Home' Technology Review : November December 2009 Contents Q&A
By one estimate, only 17 percent of
U.S. doctors use electronic records.
But the federal government has ambi-
tious plans to create a network in which
patient information is shared electroni-
cally among medical institutions. As
National Coördinator for Health Infor-
mation Technology, David Blumenthal is
writing the rules under which the federal
government will spend more than $21
billion in stimulus funds to get the job
done (see "Prescription: Networking," p. 34).
Blumenthal, previously a practicing phy-
sician at Massachusetts General Hospital
in Boston, spoke with David Talbot, Tech-
nology Review's chief correspondent.
TR: How long will it take to create a
national health-information network?
Blumenthal: The president has said
that everyone will have an electronic
health record by 2014. That is the goal we
are working toward right now. We are try-
ing to make the network available as fast
as we can.
Can health IT reduce the skyrocketing U.S.
The Congressional Budget O ce pro-
jected dollar savings from the [stimulus]
legislation at about $12 billion over 10
years. I expect that the actual savings will
far exceed that amount.
How do we get around the potential
problems with electronic systems---such
as overwhelming physicians with data or
actually causing medical errors?
Electronic health records and other
forms of health IT can certainly be
improved, and there are examples of bad
implementation and other problems. I
still think that on the whole, across the
country we'd be better o with universal
availability of electronic health records.
Health IT's billion-dollar man
Photograph by CHRIS CRISMAN
We'd have fewer errors, fewer missed
diagnoses, less duplication of tests, and
fewer adverse drug events.
If health-IT systems reduce such errors
and lead to fewer needless procedures,
why haven t the insurance companies
stampeded to get them installed?
The insurance companies have been
able to pass along the costs of waste in
our health-care system to their clients.
You are setting the definitions of "mean-
ingful use"---the criteria hospitals and
physicians must meet to collect their
cash incentives for installing IT. What will
be in these definitions?
I can't speak to the specific criteria at
this point. We are in the middle of writing
the regulations, and the initial release is
anticipated in December.
You re giving out $564 million for states to
form health-information exchanges
among medical providers. Why don t even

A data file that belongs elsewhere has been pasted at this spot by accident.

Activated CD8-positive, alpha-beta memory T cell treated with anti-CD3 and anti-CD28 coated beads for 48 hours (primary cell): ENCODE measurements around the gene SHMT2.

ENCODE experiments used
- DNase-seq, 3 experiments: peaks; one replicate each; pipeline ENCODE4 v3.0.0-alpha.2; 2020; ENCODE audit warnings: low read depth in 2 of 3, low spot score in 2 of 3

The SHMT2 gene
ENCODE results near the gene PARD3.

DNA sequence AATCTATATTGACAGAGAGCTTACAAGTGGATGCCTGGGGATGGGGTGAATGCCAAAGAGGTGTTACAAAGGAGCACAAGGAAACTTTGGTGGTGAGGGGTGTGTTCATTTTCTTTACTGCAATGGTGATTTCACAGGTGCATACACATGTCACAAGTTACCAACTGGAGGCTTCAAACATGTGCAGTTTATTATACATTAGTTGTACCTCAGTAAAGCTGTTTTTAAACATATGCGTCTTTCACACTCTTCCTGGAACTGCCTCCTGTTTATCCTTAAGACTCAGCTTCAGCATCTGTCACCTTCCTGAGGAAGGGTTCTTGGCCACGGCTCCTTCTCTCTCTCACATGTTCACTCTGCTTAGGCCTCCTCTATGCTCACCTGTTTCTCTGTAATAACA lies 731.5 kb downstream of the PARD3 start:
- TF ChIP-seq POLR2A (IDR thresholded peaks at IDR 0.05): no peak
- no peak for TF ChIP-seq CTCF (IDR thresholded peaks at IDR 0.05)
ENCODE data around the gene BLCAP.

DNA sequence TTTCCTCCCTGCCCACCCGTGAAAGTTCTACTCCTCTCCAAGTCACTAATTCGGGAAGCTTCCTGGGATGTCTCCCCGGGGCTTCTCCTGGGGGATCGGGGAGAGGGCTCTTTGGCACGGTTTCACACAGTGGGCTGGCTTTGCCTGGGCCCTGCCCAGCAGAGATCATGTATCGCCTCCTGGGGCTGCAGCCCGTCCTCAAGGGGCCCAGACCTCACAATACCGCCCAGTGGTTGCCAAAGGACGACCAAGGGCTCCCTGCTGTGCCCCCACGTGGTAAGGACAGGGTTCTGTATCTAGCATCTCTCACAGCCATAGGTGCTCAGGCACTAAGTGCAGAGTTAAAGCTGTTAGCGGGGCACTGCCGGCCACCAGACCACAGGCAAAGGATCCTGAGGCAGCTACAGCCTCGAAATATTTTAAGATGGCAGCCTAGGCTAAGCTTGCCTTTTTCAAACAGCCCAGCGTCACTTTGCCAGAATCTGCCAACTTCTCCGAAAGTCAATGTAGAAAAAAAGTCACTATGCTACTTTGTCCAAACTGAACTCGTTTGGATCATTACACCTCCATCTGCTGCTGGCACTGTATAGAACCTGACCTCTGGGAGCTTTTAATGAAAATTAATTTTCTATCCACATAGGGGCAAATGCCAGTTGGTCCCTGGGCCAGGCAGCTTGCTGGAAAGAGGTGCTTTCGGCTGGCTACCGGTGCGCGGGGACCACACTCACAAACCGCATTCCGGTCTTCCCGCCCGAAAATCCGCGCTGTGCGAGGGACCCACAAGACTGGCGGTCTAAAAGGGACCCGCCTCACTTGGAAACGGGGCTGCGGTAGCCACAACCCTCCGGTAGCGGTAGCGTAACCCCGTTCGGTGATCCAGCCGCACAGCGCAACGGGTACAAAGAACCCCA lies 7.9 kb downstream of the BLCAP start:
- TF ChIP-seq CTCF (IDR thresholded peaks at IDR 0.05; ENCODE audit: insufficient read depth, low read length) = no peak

the most electronically progressive
hospitals---including your own Mass
General---already share their data?
There has never been a business case
for health-information exchange. As a
matter of fact, there has been a negative
case: if you give away your information,
you may lose it. You may lose the patient.
You mean lose him or her to a competing
The Institute of Medicine has said that
between 44,000 and 98,000 Americans
die every year from medical errors of
various kinds, and that IT can help. Are
patients dying because of a lack of
Patients are su ering because
necessary information is not available at
the point of care. With robust health-
information exchange, there can be
improved quality of care and improved
care coördination. Today, the average
65-year-old with five chronic conditions
has 14 doctors and is on multiple
Do any technological barriers, such as con-
flicting standards, stand in the way of these
hospital exchanges? Would we need to
give everyone a national health-care ID to
properly merge or reconcile their records?
No. I think we have almost all the stan-
dards we need, but we have to get people
to use them. And we can do this without a
single health-care ID.
Why not a single health-care ID? Wouldn t
that make things simpler?
We have a big job ahead of us to achieve
widespread adoption and meaningful
use of electronic records. We can get to
where we want to go without a single
Was the changeover to electronic records
difficult for you personally?
At some time over the last 10 years, I
was basically required to use electronic
records. I learned it gradually over time.
As I got more capable, I became increas-
ingly convinced of its value in clinical
care. It was making me a better physician.
How, for example?
A couple of years ago, I saw a patient
with a urinary-tract infection. I entered
the order for Bactrim [a sulfa drug] on
my computerized physician-order-entry
system---and a warning came up saying
this patient is allergic to sulfa. I am sure
in the paper record there was a record of
that, but it's often easy to overlook things
in a voluminous paper record. That kind
of gain, repeated hundreds of thousands
of times across the country, can result in
real improvements in care.
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